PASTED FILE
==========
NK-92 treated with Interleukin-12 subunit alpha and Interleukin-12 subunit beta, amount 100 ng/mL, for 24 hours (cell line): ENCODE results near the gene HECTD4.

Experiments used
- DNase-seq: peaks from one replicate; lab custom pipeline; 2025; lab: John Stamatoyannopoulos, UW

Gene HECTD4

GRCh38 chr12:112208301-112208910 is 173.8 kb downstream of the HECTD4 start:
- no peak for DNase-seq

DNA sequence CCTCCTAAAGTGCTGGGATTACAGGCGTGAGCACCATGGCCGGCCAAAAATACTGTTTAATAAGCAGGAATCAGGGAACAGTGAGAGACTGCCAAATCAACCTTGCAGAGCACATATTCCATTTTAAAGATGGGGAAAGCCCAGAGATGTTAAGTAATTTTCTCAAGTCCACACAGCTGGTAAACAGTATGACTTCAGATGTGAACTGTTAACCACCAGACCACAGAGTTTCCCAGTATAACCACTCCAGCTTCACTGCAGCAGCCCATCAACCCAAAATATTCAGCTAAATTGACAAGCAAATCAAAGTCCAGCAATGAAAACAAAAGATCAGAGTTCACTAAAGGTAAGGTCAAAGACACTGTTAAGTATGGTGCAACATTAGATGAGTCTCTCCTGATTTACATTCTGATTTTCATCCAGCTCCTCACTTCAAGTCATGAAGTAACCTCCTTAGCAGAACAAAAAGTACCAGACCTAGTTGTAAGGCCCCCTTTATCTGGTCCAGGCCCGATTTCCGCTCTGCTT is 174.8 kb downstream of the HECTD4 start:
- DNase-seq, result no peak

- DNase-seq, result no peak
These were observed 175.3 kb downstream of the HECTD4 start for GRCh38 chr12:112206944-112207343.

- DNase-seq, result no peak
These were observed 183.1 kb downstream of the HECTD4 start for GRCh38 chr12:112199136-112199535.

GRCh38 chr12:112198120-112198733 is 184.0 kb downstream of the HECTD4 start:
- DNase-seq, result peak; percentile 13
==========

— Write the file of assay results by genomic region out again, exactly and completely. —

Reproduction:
NK-92 treated with Interleukin-12 subunit alpha and Interleukin-12 subunit beta, amount 100 ng/mL, for 24 hours (cell line): ENCODE results near the gene HECTD4.

Experiments used
- DNase-seq: peaks from one replicate; lab custom pipeline; 2025; lab: John Stamatoyannopoulos, UW

Gene HECTD4

GRCh38 chr12:112208301-112208910 is 173.8 kb downstream of the HECTD4 start:
- no peak for DNase-seq

DNA sequence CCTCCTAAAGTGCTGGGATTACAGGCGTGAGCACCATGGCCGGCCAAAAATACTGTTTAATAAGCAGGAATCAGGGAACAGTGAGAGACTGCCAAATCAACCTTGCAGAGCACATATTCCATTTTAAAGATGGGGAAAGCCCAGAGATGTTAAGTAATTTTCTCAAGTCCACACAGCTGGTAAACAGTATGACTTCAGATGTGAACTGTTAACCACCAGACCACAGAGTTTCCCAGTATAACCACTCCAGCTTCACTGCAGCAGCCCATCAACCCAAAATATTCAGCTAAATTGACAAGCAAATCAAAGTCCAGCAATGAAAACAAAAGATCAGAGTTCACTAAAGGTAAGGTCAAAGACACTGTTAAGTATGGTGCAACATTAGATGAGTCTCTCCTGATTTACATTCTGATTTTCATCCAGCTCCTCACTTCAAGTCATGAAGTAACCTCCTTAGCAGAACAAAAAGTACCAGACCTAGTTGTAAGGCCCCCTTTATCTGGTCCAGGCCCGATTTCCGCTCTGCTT is 174.8 kb downstream of the HECTD4 start:
- DNase-seq, result no peak

- DNase-seq, result no peak
These were observed 175.3 kb downstream of the HECTD4 start for GRCh38 chr12:112206944-112207343.

- DNase-seq, result no peak
These were observed 183.1 kb downstream of the HECTD4 start for GRCh38 chr12:112199136-112199535.

GRCh38 chr12:112198120-112198733 is 184.0 kb downstream of the HECTD4 start:
- DNase-seq, result peak; percentile 13